Just sharing this to make the point. As usual, no interest in showing off.
It is my belief that everyone should be confident enough to expect an 800+ score if they took this stuff more seriously.
And there will come a point when none of this will matter when you’ve truly become a master of your money.
As a friend recently said to me:
“This stuff is common sense, but it is not common practice or common knowledge”.
In the same week he said it, someone else told me during a coaching session that their credit score was in the low two hundred.
All roads point to credit scores remaining an issue for quite some time.
Especially with a culture geared towards consumerism and easy access to expensive debt.
I’m aware of how demoralising it can be to have a poor credit score and get rejected for even the most basic things.
I know this well because, in times past, I’ve had to help family members climb out of this hole.
There is a way of running your financial life that pretty much guarantees that your credit score will be in the 800+ zone for good.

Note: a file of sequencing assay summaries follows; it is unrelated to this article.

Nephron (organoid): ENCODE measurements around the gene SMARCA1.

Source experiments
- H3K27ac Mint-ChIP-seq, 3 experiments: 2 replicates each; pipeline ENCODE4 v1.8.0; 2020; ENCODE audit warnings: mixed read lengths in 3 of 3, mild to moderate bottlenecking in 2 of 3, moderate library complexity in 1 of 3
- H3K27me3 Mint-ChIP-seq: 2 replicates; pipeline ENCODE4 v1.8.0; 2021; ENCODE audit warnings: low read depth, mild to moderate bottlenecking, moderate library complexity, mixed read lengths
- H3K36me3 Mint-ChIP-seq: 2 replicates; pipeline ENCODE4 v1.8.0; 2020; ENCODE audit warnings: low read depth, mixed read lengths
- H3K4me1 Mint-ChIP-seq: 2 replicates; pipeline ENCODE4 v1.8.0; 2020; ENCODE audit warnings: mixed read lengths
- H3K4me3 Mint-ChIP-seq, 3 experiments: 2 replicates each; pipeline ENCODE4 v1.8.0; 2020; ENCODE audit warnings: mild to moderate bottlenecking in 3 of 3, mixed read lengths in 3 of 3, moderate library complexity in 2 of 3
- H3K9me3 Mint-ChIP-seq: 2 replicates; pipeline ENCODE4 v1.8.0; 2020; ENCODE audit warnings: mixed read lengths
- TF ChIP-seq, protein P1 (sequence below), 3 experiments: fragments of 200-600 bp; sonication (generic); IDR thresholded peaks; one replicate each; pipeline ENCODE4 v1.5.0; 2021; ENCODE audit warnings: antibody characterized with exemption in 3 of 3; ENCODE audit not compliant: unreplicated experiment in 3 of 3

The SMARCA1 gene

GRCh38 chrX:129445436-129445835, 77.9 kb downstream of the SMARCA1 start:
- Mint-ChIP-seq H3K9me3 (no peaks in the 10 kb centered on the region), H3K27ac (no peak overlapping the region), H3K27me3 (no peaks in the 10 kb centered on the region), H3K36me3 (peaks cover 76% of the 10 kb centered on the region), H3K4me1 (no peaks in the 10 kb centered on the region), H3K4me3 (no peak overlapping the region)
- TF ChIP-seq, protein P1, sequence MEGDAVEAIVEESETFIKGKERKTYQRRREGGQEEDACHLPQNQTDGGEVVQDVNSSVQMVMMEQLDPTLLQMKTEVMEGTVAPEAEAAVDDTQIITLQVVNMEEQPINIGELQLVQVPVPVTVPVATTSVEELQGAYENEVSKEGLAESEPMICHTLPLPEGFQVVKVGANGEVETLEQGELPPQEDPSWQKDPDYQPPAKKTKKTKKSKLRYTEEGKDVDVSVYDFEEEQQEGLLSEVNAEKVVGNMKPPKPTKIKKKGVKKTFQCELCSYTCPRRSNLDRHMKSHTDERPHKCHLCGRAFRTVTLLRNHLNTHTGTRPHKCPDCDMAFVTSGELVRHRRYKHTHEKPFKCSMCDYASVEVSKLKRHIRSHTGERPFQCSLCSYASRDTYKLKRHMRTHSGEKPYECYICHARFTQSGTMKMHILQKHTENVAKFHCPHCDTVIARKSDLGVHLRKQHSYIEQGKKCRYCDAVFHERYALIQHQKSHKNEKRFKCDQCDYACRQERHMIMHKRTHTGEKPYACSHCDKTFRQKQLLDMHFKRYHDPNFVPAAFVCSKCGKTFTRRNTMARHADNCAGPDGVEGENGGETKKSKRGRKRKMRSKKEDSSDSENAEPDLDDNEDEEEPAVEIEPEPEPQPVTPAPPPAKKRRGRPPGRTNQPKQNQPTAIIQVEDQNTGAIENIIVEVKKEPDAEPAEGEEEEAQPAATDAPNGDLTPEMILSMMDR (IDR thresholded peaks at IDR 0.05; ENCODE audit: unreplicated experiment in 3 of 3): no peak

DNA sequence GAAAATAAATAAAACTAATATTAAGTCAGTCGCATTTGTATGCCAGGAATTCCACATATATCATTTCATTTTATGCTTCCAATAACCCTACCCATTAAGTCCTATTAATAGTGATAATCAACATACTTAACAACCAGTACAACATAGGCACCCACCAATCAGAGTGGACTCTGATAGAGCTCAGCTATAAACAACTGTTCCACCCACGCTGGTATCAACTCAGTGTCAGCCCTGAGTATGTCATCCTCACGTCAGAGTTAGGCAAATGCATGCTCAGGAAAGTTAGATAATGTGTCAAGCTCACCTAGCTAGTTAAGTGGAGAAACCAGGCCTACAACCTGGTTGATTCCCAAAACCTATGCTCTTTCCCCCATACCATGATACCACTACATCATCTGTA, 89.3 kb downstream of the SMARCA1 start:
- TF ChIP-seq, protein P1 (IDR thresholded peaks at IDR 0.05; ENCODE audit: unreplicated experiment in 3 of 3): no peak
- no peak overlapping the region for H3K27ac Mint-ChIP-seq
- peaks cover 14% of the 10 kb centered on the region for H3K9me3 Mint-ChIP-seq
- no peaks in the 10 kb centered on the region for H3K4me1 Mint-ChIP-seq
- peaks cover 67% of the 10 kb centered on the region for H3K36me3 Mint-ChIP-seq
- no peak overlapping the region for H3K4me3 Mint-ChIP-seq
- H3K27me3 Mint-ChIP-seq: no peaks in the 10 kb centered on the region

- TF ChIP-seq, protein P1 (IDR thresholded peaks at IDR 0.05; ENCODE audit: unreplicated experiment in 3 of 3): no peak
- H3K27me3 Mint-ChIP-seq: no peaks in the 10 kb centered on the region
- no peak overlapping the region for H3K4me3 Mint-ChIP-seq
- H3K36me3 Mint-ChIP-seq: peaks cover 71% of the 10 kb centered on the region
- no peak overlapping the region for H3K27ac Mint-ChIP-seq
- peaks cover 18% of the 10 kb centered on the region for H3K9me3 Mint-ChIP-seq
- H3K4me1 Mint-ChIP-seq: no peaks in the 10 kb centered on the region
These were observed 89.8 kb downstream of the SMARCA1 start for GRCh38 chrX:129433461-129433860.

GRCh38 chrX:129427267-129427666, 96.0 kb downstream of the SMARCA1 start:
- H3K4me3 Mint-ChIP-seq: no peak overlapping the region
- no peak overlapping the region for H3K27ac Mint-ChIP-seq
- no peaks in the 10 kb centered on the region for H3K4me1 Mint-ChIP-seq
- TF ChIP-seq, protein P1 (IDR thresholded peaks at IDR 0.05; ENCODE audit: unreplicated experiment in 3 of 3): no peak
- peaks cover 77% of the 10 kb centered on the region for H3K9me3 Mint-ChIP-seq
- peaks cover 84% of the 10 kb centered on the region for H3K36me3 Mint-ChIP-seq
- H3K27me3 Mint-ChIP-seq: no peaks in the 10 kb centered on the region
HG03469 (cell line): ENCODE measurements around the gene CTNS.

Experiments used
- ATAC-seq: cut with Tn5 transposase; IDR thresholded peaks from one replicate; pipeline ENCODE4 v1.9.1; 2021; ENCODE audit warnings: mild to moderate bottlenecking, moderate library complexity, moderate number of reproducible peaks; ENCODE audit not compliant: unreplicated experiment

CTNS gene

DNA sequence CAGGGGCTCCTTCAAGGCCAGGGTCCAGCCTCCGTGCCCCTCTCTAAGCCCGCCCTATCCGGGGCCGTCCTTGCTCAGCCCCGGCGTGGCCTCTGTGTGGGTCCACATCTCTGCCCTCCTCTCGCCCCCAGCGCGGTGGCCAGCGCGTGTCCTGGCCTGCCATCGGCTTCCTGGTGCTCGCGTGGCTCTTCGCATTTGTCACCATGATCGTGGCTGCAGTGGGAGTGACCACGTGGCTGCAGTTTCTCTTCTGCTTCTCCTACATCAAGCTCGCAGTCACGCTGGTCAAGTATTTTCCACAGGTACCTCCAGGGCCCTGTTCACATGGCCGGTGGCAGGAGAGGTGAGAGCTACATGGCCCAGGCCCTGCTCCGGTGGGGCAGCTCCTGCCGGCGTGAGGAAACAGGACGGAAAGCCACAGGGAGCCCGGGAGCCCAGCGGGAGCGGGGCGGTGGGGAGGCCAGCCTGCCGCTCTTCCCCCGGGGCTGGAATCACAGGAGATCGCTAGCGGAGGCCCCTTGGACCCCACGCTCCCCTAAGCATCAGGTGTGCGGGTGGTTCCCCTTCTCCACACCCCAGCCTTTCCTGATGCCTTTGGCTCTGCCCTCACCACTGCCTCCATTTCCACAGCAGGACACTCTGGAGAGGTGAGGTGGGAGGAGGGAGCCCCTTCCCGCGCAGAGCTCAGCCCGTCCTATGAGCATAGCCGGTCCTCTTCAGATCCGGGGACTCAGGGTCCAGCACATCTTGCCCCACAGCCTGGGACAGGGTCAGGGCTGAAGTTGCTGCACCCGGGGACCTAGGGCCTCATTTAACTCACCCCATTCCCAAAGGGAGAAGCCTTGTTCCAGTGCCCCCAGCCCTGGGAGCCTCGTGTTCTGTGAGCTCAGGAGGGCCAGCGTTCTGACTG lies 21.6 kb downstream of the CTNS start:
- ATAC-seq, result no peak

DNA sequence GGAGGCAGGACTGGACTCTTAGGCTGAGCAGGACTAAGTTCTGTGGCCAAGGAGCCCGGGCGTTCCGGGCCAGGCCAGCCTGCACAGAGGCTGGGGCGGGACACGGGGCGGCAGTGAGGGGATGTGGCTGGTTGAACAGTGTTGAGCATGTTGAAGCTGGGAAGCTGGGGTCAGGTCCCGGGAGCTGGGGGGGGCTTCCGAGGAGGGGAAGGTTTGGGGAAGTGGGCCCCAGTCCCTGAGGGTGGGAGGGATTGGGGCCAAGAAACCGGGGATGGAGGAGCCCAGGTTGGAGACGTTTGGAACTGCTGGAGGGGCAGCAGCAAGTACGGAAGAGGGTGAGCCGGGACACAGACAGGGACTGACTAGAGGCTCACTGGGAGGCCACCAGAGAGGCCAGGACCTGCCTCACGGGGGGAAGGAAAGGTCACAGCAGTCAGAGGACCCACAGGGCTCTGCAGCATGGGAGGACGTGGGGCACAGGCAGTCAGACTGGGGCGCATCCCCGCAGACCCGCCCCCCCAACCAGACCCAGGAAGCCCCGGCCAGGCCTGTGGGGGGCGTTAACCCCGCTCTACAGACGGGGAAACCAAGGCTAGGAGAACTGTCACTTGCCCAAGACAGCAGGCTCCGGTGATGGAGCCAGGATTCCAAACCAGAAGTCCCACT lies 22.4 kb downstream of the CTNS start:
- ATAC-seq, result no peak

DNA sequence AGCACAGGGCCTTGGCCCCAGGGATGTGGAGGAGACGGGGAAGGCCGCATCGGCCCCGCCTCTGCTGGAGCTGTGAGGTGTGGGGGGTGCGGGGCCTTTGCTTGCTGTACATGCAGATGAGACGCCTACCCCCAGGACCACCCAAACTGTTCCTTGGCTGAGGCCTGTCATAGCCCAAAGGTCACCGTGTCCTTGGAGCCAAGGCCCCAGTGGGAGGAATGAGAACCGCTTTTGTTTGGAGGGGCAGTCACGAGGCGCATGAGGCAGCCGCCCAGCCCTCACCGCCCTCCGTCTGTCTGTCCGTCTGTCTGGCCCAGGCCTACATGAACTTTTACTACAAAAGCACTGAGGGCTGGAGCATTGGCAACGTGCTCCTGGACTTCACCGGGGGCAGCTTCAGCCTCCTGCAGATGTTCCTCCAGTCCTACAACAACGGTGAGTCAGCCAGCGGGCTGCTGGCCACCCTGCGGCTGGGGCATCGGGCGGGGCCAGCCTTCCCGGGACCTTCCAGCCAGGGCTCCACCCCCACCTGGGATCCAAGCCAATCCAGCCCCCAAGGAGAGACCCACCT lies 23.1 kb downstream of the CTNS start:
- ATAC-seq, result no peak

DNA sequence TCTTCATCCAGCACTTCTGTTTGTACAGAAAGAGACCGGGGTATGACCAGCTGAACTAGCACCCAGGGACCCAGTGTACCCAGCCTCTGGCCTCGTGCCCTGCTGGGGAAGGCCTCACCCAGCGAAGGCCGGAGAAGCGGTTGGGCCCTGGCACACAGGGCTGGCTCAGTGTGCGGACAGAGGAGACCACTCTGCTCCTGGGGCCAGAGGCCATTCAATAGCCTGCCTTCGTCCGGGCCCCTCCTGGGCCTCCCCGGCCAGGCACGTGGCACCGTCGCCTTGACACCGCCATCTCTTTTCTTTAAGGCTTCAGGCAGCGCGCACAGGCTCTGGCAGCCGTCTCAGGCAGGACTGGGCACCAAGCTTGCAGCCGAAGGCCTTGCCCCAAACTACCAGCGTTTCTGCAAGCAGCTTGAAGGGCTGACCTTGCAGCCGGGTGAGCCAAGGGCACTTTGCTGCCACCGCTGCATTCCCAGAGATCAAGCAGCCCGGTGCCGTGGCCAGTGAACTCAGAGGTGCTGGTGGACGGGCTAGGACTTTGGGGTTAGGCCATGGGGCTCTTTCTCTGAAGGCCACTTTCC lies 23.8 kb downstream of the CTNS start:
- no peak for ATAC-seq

Before we dive into that, let’s cover ground on some basics.
What is a Credit Score?
It’s a tool used by lenders to work out to what extent you qualify for loans, credit cards, mortgages etc.
It is calculated by a mathematical model and uses your historical payment history to work out a score.
Lenders use it to gauge how naughty you might have been in the past, and how likely you’re to repay your debts.
Put simply, if you’re a good steward of money, you’re very likely to have a high credit score. And a high credit score implies you’re a low risk!
Factors that make your credit score go up or down include:
- Credit searches (if and when you make one)
- Your payment history
- Public records (e.g. Electoral register or County Court Judgements
- The proportion of available credit used vs total debts
- Length of credit history
How to check your credit score for Free
You have a legal right to check your credit file to see what financial records are held on you.